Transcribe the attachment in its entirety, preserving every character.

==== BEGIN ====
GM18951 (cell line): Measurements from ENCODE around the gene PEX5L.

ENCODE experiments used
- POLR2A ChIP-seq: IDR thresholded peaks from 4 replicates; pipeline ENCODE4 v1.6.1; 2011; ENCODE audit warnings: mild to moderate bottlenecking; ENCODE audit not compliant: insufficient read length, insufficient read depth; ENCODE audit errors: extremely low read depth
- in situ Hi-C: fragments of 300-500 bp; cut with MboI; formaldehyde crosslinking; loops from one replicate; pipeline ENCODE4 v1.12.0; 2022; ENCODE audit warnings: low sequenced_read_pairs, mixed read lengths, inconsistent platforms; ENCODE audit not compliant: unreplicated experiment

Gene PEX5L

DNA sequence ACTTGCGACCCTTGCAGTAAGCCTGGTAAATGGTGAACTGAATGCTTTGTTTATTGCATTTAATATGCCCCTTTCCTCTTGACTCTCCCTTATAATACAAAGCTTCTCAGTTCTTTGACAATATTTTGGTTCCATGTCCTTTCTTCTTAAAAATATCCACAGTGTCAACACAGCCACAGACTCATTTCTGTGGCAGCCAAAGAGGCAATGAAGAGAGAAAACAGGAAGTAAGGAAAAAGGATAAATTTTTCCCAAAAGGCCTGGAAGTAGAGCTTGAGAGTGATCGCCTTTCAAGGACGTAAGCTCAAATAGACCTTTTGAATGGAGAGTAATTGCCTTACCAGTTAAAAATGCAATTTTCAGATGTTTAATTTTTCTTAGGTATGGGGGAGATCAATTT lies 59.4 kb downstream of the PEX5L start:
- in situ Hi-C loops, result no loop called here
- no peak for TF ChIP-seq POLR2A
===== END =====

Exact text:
GM18951 (cell line): Measurements from ENCODE around the gene PEX5L.

ENCODE experiments used
- POLR2A ChIP-seq: IDR thresholded peaks from 4 replicates; pipeline ENCODE4 v1.6.1; 2011; ENCODE audit warnings: mild to moderate bottlenecking; ENCODE audit not compliant: insufficient read length, insufficient read depth; ENCODE audit errors: extremely low read depth
- in situ Hi-C: fragments of 300-500 bp; cut with MboI; formaldehyde crosslinking; loops from one replicate; pipeline ENCODE4 v1.12.0; 2022; ENCODE audit warnings: low sequenced_read_pairs, mixed read lengths, inconsistent platforms; ENCODE audit not compliant: unreplicated experiment

Gene PEX5L

DNA sequence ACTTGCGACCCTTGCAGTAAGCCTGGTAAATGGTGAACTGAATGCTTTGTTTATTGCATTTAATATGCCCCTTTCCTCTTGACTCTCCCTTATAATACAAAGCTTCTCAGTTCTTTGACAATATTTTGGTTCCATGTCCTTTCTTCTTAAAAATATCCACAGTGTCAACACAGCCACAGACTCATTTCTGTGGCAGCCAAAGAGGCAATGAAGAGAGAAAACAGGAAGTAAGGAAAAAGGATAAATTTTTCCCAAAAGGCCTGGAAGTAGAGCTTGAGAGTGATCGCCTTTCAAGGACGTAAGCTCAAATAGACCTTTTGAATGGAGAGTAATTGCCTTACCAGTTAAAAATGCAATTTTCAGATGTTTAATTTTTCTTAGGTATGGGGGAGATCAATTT lies 59.4 kb downstream of the PEX5L start:
- in situ Hi-C loops, result no loop called here
- no peak for TF ChIP-seq POLR2A